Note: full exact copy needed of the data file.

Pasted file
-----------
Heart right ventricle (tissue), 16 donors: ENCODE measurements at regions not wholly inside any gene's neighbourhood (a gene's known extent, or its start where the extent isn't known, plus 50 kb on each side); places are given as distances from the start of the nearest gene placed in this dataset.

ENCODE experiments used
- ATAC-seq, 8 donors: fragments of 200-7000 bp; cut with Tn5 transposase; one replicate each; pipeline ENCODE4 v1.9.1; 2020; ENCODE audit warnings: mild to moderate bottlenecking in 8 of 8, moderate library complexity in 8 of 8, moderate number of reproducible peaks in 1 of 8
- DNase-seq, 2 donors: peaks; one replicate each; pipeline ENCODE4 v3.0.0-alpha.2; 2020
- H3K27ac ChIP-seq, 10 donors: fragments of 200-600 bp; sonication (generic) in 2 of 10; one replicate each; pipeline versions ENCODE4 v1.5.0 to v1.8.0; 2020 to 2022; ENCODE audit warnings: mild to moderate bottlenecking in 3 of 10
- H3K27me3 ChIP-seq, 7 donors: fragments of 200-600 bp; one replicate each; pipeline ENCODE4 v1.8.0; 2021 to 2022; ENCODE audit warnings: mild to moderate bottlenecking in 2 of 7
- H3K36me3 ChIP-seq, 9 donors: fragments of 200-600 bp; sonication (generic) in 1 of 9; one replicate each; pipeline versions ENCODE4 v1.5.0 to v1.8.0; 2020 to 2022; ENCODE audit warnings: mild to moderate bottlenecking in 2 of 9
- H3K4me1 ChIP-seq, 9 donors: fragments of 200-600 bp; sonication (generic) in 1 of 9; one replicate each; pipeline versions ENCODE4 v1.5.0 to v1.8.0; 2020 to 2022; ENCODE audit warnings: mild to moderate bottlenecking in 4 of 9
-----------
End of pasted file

Heart right ventricle (tissue), 16 donors: ENCODE measurements at regions not wholly inside any gene's neighbourhood (a gene's known extent, or its start where the extent isn't known, plus 50 kb on each side); places are given as distances from the start of the nearest gene placed in this dataset.

ENCODE experiments used
- ATAC-seq, 8 donors: fragments of 200-7000 bp; cut with Tn5 transposase; one replicate each; pipeline ENCODE4 v1.9.1; 2020; ENCODE audit warnings: mild to moderate bottlenecking in 8 of 8, moderate library complexity in 8 of 8, moderate number of reproducible peaks in 1 of 8
- DNase-seq, 2 donors: peaks; one replicate each; pipeline ENCODE4 v3.0.0-alpha.2; 2020
- H3K27ac ChIP-seq, 10 donors: fragments of 200-600 bp; sonication (generic) in 2 of 10; one replicate each; pipeline versions ENCODE4 v1.5.0 to v1.8.0; 2020 to 2022; ENCODE audit warnings: mild to moderate bottlenecking in 3 of 10
- H3K27me3 ChIP-seq, 7 donors: fragments of 200-600 bp; one replicate each; pipeline ENCODE4 v1.8.0; 2021 to 2022; ENCODE audit warnings: mild to moderate bottlenecking in 2 of 7
- H3K36me3 ChIP-seq, 9 donors: fragments of 200-600 bp; sonication (generic) in 1 of 9; one replicate each; pipeline versions ENCODE4 v1.5.0 to v1.8.0; 2020 to 2022; ENCODE audit warnings: mild to moderate bottlenecking in 2 of 9
- H3K4me1 ChIP-seq, 9 donors: fragments of 200-600 bp; sonication (generic) in 1 of 9; one replicate each; pipeline versions ENCODE4 v1.5.0 to v1.8.0; 2020 to 2022; ENCODE audit warnings: mild to moderate bottlenecking in 4 of 9